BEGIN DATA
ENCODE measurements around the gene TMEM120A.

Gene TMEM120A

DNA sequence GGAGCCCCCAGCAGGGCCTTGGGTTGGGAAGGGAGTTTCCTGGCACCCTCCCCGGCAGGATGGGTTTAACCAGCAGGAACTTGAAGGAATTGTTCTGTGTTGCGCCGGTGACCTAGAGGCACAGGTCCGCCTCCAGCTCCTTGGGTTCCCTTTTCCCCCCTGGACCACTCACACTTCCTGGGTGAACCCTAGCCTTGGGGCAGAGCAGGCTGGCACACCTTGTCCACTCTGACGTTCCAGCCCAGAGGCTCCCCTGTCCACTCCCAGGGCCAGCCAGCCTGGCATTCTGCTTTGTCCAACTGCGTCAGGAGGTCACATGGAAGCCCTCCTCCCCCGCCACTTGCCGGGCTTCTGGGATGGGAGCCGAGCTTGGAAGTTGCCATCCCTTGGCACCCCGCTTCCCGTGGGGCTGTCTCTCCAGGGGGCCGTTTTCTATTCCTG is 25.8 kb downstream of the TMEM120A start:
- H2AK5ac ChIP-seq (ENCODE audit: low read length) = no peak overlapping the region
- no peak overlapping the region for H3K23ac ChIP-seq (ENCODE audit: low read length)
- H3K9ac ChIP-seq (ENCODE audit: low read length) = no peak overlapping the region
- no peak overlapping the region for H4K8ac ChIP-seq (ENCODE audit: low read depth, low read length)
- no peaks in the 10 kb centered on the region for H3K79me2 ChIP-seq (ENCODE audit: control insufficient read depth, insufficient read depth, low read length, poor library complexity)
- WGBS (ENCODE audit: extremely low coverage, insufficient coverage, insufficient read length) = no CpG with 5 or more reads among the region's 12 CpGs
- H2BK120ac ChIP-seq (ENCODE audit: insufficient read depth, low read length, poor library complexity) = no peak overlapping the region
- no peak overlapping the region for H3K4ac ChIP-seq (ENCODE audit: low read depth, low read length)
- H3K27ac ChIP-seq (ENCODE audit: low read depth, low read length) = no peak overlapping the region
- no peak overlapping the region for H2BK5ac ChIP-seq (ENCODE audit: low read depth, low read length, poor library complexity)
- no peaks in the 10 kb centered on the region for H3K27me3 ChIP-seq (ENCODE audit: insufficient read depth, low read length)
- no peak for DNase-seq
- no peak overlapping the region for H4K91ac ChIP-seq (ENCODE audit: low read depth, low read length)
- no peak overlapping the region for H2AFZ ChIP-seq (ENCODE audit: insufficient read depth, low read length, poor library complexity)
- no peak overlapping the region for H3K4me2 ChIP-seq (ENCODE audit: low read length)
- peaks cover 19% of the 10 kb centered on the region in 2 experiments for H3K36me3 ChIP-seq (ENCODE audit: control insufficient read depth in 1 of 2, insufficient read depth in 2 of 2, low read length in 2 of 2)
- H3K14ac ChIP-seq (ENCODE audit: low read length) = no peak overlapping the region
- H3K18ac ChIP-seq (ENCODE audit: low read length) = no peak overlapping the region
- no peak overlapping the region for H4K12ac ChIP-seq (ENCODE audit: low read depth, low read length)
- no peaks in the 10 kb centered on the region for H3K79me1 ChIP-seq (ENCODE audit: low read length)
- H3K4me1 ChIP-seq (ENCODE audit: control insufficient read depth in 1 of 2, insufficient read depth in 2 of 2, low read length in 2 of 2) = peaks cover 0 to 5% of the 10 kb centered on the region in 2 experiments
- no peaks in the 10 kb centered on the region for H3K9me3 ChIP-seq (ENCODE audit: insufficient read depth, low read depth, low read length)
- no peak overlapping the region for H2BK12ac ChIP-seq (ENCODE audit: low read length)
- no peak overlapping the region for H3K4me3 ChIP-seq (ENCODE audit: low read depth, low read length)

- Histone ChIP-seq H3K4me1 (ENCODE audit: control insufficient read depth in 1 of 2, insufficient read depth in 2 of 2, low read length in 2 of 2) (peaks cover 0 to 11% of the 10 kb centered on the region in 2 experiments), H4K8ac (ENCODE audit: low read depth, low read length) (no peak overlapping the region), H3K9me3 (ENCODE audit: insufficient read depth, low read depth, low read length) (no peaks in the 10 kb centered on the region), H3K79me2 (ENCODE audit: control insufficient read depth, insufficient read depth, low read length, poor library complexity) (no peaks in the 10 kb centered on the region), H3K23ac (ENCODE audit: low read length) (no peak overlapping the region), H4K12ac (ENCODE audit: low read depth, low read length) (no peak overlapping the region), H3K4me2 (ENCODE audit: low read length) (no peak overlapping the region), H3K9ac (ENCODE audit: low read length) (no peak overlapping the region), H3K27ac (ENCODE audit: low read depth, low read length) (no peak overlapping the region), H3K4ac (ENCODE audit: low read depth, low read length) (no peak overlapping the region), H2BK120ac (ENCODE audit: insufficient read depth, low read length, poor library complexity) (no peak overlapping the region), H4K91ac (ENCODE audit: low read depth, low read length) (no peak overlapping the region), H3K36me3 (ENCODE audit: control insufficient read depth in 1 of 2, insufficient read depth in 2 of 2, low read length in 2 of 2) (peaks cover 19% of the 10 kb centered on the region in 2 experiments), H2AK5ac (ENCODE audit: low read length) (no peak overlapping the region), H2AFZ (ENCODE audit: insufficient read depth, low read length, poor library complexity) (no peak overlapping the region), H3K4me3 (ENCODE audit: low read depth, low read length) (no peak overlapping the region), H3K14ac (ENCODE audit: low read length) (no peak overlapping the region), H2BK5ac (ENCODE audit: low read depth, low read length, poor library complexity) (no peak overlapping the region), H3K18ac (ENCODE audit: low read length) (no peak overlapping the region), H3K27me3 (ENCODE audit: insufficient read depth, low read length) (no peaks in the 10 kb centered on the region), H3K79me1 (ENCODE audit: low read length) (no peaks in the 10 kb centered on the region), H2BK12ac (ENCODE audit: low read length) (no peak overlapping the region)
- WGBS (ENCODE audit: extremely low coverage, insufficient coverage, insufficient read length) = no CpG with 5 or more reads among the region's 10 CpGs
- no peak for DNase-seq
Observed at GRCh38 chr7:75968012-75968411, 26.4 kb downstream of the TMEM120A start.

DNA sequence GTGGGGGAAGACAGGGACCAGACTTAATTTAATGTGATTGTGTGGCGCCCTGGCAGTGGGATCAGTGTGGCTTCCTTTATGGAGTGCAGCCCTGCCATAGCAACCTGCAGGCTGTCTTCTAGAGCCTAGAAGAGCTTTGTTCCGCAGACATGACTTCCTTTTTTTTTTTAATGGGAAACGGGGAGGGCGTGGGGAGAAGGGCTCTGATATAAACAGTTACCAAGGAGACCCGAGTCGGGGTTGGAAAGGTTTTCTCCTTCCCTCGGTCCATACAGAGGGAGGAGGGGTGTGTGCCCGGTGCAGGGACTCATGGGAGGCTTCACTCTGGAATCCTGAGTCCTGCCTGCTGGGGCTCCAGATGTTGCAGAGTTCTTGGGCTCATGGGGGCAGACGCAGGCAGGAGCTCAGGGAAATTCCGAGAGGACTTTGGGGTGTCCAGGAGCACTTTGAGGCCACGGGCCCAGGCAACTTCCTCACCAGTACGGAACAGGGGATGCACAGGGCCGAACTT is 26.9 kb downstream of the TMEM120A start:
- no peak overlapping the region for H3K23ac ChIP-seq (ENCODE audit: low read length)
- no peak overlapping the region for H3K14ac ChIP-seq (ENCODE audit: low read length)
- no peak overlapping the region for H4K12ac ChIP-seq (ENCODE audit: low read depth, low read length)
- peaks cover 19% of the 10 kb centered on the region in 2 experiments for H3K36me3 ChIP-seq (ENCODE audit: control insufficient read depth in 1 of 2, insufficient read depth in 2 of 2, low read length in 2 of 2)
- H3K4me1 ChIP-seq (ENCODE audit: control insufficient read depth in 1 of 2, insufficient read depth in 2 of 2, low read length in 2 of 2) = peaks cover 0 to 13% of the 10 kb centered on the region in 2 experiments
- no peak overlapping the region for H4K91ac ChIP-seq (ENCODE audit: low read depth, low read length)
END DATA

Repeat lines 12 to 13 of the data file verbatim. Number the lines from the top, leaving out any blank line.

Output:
- H3K27ac ChIP-seq (ENCODE audit: low read depth, low read length) = no peak overlapping the region
- no peak overlapping the region for H2BK5ac ChIP-seq (ENCODE audit: low read depth, low read length, poor library complexity)